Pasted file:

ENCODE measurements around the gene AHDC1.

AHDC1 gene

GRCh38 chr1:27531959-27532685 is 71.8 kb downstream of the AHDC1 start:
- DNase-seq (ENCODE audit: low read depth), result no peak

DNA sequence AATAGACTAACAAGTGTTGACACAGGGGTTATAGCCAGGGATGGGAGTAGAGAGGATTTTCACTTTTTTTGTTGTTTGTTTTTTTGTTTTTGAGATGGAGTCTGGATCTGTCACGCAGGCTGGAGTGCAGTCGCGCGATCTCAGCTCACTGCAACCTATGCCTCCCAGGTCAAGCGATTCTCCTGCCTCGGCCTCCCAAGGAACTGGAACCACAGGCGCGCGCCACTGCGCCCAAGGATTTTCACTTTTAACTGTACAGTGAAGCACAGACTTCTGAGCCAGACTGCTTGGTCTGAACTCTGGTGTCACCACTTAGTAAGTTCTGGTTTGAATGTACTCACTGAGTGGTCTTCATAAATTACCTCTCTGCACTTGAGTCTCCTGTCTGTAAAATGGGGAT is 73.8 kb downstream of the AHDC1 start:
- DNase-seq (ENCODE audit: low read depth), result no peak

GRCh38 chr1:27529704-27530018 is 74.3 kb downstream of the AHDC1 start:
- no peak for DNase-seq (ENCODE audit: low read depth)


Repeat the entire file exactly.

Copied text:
ENCODE measurements around the gene AHDC1.

AHDC1 gene

GRCh38 chr1:27531959-27532685 is 71.8 kb downstream of the AHDC1 start:
- DNase-seq (ENCODE audit: low read depth), result no peak

DNA sequence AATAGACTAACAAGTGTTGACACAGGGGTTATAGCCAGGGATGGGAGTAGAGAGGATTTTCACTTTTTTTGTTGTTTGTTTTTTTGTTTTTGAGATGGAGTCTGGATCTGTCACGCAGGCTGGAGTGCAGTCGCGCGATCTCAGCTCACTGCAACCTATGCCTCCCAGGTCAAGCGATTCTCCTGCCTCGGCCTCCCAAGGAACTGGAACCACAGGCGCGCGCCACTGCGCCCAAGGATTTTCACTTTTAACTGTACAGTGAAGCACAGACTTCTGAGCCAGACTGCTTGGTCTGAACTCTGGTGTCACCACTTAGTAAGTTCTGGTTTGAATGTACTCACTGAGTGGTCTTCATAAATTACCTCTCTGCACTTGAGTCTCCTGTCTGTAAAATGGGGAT is 73.8 kb downstream of the AHDC1 start:
- DNase-seq (ENCODE audit: low read depth), result no peak

GRCh38 chr1:27529704-27530018 is 74.3 kb downstream of the AHDC1 start:
- no peak for DNase-seq (ENCODE audit: low read depth)